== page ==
Logo
  Friday, October 7, 2022
Sign-In  |  Sign-Up  |  Contact Us  |  Bookmark 

A group of experts will make a decision on the fate of a building housing many of the capital's most famous newspapers after it was largely gutted by fire
A group of experts will make a decision on the fate of a building housing many of the capital's most famous newspapers after it was largely gutted by fire, the Russian Emergency Situations Ministry said Tuesday. The Pressa Publishers eight-story building houses the offices of several newspapers, including popular daily Komsomolskaya Pravda and parliament-focused Parliamentskaya Gazeta, but was seriously damaged in a massive fire on Monday. The last three stories of the building, which is owned by the Russian President's Administrative Board, was particularly hard hit as the water used to extinguish the fire froze in the sub-zero temperatures that have affected the Russian capital. Viktor Khrekov, a board spokesman, said it did not mean that the building could not be restored. He said the building was a historical monument and added that Moscow Mayor Yury Luzhkov had also spoken in favor of rebuilding it. "Everything will depend on the condition of the building," Khrekov said. "It is difficult to determine now. Experts and builders will work and make conclusions." Alexander Antonov, a representative of the Komsomolskaya Pravda publishing house, said an abridged version of the newspaper would be published Tuesday. "Sixteen out of the usual 40 pages will be published in Moscow," he said adding that two of them would cover the fire. Four people were injured in the fire, which engulfed 2,000 square meters and was only put down some nine hours after it broke out at about 10:45 a.m. (7:45 a.m. GMT) by 78 firefighting teams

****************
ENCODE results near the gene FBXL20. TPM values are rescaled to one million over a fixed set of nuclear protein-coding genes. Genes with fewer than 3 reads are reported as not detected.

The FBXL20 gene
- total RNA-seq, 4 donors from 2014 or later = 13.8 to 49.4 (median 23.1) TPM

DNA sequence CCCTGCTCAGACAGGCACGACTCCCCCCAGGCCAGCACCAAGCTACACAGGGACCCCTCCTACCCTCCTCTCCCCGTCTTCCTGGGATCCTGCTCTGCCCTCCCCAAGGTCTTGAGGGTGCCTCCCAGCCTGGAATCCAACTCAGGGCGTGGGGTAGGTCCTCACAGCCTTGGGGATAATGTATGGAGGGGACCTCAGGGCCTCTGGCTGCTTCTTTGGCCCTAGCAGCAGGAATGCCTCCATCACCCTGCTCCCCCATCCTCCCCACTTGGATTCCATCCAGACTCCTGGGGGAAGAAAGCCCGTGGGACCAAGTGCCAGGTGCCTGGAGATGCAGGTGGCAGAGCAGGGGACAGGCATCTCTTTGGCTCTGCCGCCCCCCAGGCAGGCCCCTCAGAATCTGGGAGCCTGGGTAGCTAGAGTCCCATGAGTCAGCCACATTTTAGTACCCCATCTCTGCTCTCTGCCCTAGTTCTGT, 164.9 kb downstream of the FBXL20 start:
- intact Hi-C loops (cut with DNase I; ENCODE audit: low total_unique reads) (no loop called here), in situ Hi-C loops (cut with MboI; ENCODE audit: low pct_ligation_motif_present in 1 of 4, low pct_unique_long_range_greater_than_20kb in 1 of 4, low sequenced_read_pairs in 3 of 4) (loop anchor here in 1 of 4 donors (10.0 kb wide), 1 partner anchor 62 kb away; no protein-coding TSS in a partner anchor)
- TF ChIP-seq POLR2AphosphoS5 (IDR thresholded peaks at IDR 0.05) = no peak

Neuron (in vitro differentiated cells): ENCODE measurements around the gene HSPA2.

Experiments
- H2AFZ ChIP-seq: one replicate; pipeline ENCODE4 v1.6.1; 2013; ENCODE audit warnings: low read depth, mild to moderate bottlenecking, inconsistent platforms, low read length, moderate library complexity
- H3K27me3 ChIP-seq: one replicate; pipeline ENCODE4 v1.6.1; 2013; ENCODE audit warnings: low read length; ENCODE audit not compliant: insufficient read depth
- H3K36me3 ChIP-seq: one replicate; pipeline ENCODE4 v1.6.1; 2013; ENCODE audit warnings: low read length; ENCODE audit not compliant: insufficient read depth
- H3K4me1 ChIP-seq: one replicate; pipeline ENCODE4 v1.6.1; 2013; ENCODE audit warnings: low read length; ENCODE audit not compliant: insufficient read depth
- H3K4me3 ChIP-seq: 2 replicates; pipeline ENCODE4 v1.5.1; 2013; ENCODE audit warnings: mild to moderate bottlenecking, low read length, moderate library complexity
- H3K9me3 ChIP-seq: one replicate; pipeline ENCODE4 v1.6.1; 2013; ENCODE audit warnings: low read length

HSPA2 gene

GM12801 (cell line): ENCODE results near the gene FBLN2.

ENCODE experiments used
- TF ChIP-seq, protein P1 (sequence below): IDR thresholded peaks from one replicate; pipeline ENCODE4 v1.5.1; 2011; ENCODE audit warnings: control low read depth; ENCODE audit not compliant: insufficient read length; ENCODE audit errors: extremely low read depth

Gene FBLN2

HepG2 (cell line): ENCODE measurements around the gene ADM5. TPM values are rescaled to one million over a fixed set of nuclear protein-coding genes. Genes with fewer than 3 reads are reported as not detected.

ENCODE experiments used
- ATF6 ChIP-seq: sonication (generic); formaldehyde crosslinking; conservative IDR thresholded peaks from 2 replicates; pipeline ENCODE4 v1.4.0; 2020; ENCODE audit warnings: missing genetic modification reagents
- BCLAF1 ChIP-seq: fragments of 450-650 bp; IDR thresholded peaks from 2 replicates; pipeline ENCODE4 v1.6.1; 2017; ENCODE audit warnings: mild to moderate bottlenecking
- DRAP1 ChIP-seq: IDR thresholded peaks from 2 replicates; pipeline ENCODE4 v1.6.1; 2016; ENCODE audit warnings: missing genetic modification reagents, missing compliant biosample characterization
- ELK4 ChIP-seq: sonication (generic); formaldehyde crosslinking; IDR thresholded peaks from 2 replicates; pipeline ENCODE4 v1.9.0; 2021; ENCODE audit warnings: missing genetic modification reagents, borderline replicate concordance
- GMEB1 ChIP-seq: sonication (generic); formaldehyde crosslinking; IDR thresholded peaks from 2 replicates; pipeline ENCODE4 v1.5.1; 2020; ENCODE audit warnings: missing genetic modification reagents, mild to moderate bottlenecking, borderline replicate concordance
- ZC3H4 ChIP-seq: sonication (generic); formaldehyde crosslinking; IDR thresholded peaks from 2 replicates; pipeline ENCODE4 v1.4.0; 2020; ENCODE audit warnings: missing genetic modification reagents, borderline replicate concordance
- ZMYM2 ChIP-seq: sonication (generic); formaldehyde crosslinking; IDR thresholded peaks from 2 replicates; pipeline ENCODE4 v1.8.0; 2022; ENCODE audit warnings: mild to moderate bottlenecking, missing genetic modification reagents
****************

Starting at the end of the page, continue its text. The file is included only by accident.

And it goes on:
Print A group of experts will make a decision on the fate of a building housing many of the capital's most famous newspapers after it was largely gutted by fire Bookmark A group of experts will make a decision on the fate of a building housing many of the capital's most famous newspapers after it was largely gutted by fire

Related News   
JanFebruary 2006Mar
MoTuWeThFrSaSu
303112345
6789101112
13141516171819
20212223242526
272812345
6789101112